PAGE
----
Walking With Dinosaurs

published in Real Time No.35, Sydney, 2000

Ever since Mickey Mouse turned the tail of a cow to generate music like an organ grinder in numerous silent Silly Symphonies (c.1921-23), animated imagery of animals melded with forced musicalization of their movement has proved a crux of audiovisuality in the cinema. The intense hybridization of inappropriate matchings of sono-musical moments with squiggles which reference iconic ideograms of nature has consistently presented us with a complex accounting of how we chose to reconcile the synchronism of sound with image. Each strike of a cow-bell when Mickey dongs the head of a cow is a testimony of our belief in Euclidean physics and its time-space fixity. Each throb of Mickey bobbing up and down to a boogie-woogie piano is a doctrine on physical entrainment and our susceptibility to bodily co-ercion. And each blink of Mickey's eye timed to the clonk of a xylophone is a statement of our inability to accept a non-human logic of audiovisuality which governs nature. All those cute animals are that which we wish to control. And all the music and sound we synchronize to them is the means by which we compose that control. Conservatism in audiovisual media is rooted in this unspoken desire to link sound to image so as to grant us the power of the snake charmer, the siren, the ventriloquist, the svengali, the demigod.

In short, all depictions of nature - all the renderings of its surfaces, the capturing of its movement, the recording of its emissions - are feeble attempts to impose a specious logic of 'how the world is' upon an artificially constructed environment. And the more you align yourself with 'nature', the more bankrupt your depictions are bound to be. Paint an oil landscape to justify your perspective of land. Compose a pastoral symphony to prove your relation to air. Sample a pygmy to locate your presence on the globe. Or produce a documentary about dinosaurs compositing hi-end computer graphics into filmed locations to substantiate your concept of the evolution of life.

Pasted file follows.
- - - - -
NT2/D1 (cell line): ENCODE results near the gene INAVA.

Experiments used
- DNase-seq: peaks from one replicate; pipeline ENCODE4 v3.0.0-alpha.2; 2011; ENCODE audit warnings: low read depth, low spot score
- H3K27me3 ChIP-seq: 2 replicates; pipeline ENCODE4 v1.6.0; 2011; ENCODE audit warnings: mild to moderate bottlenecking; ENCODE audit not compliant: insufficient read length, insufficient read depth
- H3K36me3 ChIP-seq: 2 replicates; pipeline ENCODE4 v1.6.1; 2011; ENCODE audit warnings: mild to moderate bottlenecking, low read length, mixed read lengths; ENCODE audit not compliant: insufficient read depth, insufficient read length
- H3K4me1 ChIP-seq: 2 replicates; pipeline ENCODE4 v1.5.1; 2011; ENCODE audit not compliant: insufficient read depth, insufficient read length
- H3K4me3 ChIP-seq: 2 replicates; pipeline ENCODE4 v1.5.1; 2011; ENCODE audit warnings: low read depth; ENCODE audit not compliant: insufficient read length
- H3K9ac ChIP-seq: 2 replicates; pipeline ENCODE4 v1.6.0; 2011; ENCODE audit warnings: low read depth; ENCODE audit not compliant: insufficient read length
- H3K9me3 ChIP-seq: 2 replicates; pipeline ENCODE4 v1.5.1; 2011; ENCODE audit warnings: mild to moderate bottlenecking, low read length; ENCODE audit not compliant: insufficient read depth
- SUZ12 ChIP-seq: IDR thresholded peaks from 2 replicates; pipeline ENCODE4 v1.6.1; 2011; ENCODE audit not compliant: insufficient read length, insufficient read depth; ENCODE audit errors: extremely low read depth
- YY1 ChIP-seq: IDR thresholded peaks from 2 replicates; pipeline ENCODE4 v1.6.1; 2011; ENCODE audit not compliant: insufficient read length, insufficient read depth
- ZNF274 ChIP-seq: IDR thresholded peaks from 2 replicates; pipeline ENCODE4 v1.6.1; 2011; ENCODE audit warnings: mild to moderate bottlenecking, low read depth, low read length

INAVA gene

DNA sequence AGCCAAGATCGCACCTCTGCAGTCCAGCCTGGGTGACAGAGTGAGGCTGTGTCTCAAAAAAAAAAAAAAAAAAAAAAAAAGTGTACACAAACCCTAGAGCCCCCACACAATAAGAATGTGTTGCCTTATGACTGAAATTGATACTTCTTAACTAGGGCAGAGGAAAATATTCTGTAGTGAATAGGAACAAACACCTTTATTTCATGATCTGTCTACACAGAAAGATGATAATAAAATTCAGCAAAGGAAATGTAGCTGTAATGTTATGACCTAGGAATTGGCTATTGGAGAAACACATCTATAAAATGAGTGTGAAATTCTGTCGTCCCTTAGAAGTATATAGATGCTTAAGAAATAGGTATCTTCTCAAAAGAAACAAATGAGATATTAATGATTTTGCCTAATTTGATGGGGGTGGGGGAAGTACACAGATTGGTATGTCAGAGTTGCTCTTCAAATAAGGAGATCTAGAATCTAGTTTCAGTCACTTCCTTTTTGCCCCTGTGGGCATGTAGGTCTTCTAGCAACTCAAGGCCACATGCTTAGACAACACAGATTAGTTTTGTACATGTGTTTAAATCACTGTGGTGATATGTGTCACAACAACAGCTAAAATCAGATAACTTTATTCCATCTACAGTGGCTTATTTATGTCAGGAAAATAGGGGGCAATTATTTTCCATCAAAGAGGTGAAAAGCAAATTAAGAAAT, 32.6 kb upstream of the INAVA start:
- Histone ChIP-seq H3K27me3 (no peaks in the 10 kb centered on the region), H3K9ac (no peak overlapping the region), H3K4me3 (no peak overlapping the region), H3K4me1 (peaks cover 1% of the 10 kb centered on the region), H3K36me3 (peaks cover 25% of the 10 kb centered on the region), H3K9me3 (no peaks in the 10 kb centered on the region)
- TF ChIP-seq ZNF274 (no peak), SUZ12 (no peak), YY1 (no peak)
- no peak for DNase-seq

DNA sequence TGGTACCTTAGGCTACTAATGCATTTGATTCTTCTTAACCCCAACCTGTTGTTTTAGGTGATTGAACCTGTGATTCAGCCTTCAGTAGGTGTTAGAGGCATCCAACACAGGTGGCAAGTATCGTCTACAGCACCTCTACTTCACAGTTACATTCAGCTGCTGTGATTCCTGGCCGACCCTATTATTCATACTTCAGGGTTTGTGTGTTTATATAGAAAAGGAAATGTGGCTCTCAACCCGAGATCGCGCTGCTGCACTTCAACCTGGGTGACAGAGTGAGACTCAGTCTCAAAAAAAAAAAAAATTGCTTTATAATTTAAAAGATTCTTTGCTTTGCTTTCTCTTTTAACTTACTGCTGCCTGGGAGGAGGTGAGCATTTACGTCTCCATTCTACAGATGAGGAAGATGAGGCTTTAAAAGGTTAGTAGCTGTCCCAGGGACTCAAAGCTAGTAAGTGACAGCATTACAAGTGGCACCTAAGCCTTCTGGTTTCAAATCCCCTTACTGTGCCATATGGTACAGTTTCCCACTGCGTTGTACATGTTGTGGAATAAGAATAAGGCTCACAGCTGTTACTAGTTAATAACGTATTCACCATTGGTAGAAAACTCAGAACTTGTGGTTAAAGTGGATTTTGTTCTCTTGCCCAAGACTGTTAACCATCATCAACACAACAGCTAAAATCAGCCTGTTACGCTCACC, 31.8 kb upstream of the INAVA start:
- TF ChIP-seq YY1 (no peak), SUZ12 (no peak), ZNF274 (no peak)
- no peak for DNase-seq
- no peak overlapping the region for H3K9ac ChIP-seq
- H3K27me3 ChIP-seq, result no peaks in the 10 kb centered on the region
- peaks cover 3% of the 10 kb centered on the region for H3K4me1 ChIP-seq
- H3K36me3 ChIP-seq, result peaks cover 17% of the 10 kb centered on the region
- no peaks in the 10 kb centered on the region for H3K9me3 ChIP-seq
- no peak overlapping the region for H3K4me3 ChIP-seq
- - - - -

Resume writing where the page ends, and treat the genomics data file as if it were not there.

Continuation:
The BBC's Walking With Dinosaurs (screened late 99 and now available on sell-thru video) is a marvellous document of such bankrupt mimeticism. Lauded for its evocative power ('those dinosaurs are so real') and praised for its educational value ('our little Johnny now actually uses the Encyclopedia Britannia on CDR we bought 3 years ago'), the series is perversely antithetical to nearly all accepted norms of documentary form. Far from being a 'document' of any sort, it lives a shadowy narrative life as a phantasmagorical mockumentary, pock-marked and pancaked with a thousand and one layers of a mortician's audiovisuality. Composited, edited, transformed, rendered, morphed, cross-faded, filtered, panned, encoded, mapped and mixed into a virtual miasma of tricked-up conjecture and insidious persuasiveness.

Far be it from me to disprove anything claimed by Walking With Dinosaurs (I for one don't give a damn where 'we' came from or where 'we' are going) I remain amazed by the blatant yet powerful multi-levelled distractions which operate subliminally, phenomenally and psycho-acoustically in such media. While each episode flaunted its digital machinations, it did not celebrate the mythical 'hyper' so celebrated by digitalists the globe over, as much as it revealed its inability to homogenize all the reproductive processes central to its creation. In other words, every visual moment was formally, stylistically and technically in conflict with every sonic moment, creating less a sensory overload and more a synaesthetic black hole. For it is in the conflation, contradiction and cancellation of audio-visual modes (approaches to combining sound and image) with audio-visual codes (doctrines of combining sound and image) that one can perceive the irreconcilable differences which define our senses. By this I mean that for every instance where sound 'should' do this or that with/to an image, (a) the relevant convention was historically spawned by an invention which broke preceding conventions, and (b) the very attempt to abide by a perceived convention inevitably contradicts issues of phenomenological reality through attempting to generate a sense of 'realism'.